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We must remember that grieving is a process

From the writings of the Rev. Billy Graham
Dear Rev. Graham: There has been so much grief this year — people who have suffered from widespread disease — and people who have died alone, no family could be with them in their last moments of life due to isolation demanded by health officials. I am a believer in Jesus Christ but I still don’t know how to comfort those who have gone through so much hurt. How does a person help others cope with such sorrow? — C.S.
Dear C.S.: No matter how certain we are that life will bring grief to all we are always surprised when it comes, but we cannot deny it or feel guilty over it. When it creeps up on us at unexpected times we must remember that grieving is a process. It doesn’t go away overnight. When those who have died knowing the Lord Jesus as their Savior, we are comforted, knowing that we will see them again.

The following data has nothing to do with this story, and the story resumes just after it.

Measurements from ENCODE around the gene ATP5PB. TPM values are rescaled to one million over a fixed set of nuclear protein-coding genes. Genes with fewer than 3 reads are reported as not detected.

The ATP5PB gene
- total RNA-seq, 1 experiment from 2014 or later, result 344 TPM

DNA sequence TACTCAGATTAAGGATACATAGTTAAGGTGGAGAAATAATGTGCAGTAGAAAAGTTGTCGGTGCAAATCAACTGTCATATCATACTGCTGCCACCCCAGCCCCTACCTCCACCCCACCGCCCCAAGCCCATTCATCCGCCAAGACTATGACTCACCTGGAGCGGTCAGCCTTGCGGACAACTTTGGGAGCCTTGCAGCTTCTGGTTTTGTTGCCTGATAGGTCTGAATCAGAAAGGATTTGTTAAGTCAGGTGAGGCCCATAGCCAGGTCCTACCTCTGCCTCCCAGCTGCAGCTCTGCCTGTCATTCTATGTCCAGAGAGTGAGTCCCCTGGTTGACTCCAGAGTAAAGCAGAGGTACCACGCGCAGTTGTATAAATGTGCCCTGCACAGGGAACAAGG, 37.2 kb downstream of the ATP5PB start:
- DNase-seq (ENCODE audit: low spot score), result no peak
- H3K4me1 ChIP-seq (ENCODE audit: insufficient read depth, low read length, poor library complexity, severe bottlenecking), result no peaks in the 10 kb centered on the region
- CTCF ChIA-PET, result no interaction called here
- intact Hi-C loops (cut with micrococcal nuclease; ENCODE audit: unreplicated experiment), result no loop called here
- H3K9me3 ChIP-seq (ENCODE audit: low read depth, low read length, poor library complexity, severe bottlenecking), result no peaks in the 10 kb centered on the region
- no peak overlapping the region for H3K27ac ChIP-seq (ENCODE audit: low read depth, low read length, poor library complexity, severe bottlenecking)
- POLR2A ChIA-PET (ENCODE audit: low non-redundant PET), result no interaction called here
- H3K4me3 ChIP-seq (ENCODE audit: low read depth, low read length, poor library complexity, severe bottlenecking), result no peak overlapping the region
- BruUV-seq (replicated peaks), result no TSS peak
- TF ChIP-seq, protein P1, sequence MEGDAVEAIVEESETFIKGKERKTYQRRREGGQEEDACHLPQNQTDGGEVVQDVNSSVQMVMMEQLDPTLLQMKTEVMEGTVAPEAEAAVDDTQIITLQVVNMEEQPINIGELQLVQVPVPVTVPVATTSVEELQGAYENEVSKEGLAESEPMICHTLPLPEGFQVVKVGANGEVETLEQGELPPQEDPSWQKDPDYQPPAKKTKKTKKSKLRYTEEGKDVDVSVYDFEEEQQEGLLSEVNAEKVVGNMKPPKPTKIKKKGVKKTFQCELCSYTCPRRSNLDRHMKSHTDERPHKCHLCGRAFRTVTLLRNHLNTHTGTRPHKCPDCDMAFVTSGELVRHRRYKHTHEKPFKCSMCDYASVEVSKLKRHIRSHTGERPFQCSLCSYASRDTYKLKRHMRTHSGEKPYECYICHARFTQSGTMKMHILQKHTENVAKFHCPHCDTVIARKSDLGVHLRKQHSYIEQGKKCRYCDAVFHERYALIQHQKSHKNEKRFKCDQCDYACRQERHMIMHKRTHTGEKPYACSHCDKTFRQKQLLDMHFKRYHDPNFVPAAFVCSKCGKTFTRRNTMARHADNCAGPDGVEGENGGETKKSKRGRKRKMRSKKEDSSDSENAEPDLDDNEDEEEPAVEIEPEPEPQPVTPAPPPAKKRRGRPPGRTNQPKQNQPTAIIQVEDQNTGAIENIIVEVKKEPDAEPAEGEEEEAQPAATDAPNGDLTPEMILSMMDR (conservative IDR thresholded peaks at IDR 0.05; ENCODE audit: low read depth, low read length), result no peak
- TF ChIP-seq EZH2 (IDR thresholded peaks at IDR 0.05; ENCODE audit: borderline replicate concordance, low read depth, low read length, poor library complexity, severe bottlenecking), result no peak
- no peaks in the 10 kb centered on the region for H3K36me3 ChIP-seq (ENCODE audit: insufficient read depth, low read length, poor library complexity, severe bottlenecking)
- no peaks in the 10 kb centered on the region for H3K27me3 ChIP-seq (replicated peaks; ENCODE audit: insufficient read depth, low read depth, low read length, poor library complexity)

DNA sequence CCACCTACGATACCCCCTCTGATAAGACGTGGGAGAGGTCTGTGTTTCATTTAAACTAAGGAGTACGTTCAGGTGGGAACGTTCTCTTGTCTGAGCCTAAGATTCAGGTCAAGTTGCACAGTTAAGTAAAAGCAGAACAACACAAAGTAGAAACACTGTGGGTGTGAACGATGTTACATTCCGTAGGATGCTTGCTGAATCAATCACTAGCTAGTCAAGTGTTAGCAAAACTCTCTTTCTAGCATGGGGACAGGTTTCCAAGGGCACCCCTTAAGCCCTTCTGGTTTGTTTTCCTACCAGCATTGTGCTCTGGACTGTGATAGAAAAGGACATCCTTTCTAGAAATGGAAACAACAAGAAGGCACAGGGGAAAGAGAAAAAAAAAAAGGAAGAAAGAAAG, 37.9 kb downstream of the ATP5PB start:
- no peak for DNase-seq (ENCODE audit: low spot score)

After a time of grief, it is important to turn our focus to the future and not dwell only on the past. There are others who love us and need us, and we still have responsibilities to live in the present. God is not finished with us and He has a plan for the remainder of our lives.
A woman endured being bedridden by crippling arthritis for several years. Instead of concentrating on her pain and loneliness, she began to intercede for others in prayer, and she found inner peace and joy deep down because of the comfort of God’s Spirit within. When we cast our cares on Him, and lift others up in prayer, He reveals Himself in ways we would have never thought (1 Peter 5:7).
When we begin reaching out to others, God uses this to reassure us of His goodness and purposes. An “attitude of gratitude” begins to move us beyond sorrow.
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(This column is based on the words and writings of the late Rev. Billy Graham.)